In an ideal world, the two entitites would walk away with their fair share of the debt by dividing it in the same way they will divide assets. But the creditors will have a say in that. They have no obligation to consent to a division and are entitled to a say on the terms. For example, the BBC (without comment or explanation of the implications) interviewed a fund manager yesterday who stated the blindingly obvious fact that Scotland will have to pay higher interest on its debts. He explained politely that this would reflect its status as "a new borrower". In truth he and his colleagues have every right to be concerned about the prudence of the new government of a nation distinguished by an almost total absence of fiscal conservatives. 

So to achieve a fair result, the UK's sovereign debt will have to be re-structured. I would personally favour a total refinancing, because I would like the cUK to benefit from reduced interest rates. However, the most likely approach is that new debt will have to be issued to an independent Scotland to repay its share of the UK debt. That new debt will be at higher rates and there is nothing in the propaganda published by the SNP to suggest that an independent Scotland's leaders have given any thought as to how to service it. Salmond's stupidly gleeful reaction to the Treasury's statement of the bleeding obvious yesterday rather suggests the contrary.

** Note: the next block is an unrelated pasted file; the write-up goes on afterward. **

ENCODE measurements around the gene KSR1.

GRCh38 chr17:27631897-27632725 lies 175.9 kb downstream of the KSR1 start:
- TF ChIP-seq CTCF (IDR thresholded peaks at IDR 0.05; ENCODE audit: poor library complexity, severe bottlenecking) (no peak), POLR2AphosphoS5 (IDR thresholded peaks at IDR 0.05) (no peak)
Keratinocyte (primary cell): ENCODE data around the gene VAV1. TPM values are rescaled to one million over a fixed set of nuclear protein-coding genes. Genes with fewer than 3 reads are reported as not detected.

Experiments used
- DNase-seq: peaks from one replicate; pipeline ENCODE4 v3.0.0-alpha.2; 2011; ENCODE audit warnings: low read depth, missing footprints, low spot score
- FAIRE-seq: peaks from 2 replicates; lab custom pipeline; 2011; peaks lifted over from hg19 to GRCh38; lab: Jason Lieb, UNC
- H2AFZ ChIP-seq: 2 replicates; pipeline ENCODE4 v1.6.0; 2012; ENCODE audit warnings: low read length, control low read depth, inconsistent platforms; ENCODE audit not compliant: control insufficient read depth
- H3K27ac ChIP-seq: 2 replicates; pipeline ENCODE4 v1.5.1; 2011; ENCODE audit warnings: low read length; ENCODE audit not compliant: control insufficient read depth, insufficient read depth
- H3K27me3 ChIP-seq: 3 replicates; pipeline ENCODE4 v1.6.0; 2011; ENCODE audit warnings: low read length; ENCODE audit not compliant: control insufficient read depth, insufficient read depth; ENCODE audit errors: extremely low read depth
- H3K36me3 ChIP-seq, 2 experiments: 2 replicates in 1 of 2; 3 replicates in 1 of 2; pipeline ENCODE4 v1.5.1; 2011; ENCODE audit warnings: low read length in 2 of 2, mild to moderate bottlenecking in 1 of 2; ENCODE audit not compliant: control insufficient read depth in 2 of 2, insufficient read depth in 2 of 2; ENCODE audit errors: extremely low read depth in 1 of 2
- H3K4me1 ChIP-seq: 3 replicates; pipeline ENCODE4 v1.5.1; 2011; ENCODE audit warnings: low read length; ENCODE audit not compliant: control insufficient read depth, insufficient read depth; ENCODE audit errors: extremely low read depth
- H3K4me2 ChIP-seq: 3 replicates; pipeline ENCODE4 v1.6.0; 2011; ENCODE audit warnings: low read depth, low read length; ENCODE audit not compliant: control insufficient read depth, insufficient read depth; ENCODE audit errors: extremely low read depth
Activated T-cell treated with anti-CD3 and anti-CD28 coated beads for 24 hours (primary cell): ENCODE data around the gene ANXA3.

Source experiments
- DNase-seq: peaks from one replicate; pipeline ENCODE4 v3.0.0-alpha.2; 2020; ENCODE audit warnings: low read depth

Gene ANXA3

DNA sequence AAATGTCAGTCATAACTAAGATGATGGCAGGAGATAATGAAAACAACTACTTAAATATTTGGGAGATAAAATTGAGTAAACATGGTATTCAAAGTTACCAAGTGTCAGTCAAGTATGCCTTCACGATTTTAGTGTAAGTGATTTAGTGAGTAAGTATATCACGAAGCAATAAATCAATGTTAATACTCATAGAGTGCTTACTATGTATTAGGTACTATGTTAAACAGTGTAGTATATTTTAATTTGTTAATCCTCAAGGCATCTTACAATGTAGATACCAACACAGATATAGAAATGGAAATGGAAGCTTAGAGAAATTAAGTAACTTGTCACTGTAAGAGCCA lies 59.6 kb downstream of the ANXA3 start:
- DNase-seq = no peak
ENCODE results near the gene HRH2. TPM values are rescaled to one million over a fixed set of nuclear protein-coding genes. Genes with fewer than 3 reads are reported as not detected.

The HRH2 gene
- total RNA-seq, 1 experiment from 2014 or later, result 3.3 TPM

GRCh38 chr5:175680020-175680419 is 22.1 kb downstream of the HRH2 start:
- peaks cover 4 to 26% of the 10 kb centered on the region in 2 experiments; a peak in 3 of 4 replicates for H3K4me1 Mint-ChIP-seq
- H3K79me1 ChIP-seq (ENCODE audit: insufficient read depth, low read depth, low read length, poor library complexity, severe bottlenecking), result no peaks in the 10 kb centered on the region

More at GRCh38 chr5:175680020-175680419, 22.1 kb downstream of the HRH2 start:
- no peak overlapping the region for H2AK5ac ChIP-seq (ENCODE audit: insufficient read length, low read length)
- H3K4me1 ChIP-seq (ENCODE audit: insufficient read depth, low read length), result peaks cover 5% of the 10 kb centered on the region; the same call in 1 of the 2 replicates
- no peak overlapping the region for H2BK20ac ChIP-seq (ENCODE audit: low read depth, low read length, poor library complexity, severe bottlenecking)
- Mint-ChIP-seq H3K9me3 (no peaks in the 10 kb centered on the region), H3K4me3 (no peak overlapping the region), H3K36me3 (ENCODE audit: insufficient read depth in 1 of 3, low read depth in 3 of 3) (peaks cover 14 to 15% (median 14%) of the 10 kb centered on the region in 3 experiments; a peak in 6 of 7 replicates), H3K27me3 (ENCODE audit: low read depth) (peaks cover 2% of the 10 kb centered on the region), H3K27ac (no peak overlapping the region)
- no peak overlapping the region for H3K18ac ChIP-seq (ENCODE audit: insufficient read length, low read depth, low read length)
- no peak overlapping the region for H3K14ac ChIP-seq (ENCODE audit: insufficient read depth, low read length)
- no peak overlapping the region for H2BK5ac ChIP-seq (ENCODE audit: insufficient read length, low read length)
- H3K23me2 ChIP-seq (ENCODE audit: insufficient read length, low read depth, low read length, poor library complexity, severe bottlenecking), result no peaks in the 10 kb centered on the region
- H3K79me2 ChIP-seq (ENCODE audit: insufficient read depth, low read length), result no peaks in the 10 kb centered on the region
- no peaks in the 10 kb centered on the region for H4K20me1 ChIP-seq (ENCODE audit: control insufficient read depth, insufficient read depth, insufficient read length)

I have tried to compare the situation with a corporate restructuring but perhaps that's too dry an example? Imagine how rapid a divorce would be if the parties got their decree absolute without first resolving the financial terms. Human nature being what it is, each spouse would imagine a favourable outcome from the negotiation. The spouse with the greater sense of entitled victimhood would be the more disappointed. Fair enough, but imagine how messy the settlement negotiations would be, how long they would last and how acrimonious they would become.

It was an insanely stupid political decision to allow a referendum without first agreeing the terms of independence. I don't fear independence per se - in fact, like most English people, I would welcome it on fair terms - but I fear the consequences of that stupidity for both sides and I don't trust my own leaders not to do something truly insane like guarantee the debts of a new Scotland.

Some social (-networking) resolutions

I started The Last Ditch on March 15, 2005 to make serious points about the threat to liberty posed by a relentlessly-advancing British state. It is intended to be a modest contribution to public discourse and I fail when - as I have often done - I deviate from that intent.

I have therefore resolved that I will no longer whinge, whine or bemoan my fate when the ship of state fails to follow my preferred course. Nor will I insult my fellow-citizens when they either urge the wrong course or trust blindly in the judgement of the metaphorical captain. I will say my piece as best I can and then go about my duties on deck.